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Paid Promoters Posing as Journalists

It is always best for investors to do their own research to avoid potential financial losses due to securities fraud.  This is true even if they are using reputable financial resources and websites to gather information. It’s not uncommon for these sites to accept articles from outside sources including freelancers, guest writers, media press releases, even the general public on open forums.

Unfortunately, these sites don’t always have the time, staff or resources to vet outside information, particularly if the original sources are also presumed to be reputable.  Reputable financial and investment news sources can be targets of securities fraud.

Reputable financial and investment news sources can be targets of securities fraud.

A recent example includes the Detroit-based financial and stock news website, Benzinga, who claims they were among the victims of a recent pump and dump scheme.

In March 2017, Benzinga, along with other reputable financial sites including Motley Fool, Forbes, and Seeking Alpha, unwittingly published articles the US Securities & Exchange Commission alleges were specifically written and distributed to artificially inflate stock prices.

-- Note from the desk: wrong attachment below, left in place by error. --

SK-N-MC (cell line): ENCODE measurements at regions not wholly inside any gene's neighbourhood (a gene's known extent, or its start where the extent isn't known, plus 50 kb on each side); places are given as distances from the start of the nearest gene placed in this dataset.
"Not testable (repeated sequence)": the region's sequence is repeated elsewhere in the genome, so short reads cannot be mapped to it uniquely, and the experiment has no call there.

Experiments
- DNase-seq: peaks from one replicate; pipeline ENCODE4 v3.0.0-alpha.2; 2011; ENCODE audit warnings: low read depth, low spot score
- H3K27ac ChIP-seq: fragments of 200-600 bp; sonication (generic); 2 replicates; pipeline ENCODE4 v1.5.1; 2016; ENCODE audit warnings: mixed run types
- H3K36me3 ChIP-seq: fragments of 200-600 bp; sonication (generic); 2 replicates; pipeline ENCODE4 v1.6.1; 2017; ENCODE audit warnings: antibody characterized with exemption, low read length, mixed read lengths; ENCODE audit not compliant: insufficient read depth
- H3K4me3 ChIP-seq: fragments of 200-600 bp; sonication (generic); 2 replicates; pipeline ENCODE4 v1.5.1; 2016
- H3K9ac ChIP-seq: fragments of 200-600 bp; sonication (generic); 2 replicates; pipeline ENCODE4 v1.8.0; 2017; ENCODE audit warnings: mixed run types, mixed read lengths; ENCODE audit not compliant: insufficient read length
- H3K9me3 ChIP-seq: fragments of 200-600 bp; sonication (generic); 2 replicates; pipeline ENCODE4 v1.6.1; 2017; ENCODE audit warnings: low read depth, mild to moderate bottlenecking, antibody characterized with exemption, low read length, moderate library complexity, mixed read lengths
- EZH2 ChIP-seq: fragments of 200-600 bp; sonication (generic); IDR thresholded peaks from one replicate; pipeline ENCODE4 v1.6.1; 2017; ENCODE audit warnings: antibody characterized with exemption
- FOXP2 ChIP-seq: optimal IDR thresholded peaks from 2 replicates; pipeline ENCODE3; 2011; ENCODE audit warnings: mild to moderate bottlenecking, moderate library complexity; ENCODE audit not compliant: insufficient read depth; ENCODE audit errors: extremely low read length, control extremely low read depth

According to the SEC lawsuit, hundreds of articles were written about stocks between 2011 and 2014 that omitted or misled readers about whether the author was paid by a third-party source for the flattering coverage.

It is important to note that none of the sites, including Benzinga or their employees, were charged with any wrongdoing.  “Indeed we are the victims as well, as we were unaware that the writers had been compensated for these stories,” Anthony LaVerda, Benzinga’s chief content officer, said in a statement.

Benzinga published only seven of these contrived articles and relies mainly on its internal news team to report on financial and stock news. Furthermore, the content was published in a section specifically designated as an outside resource where anyone could publish.  Benzinga also ran a disclaimer.

This case simply highlights the value investors should place on their own due diligence.

For more information from the SEC regarding securities fraud, investment fraud, and investment websites visit: https://investor.gov/additional-resources/news-alerts/alerts-bulletins/investor-alert-beware-stock-recommendations.

If you have any questions related to securities fraud or investment fraud, please contact our law office at 313-334-7767.  We have been helping investors recover losses from fraudulent financial advisors for over 20 years. We are located in Detroit and service clients throughout Michigan and beyond!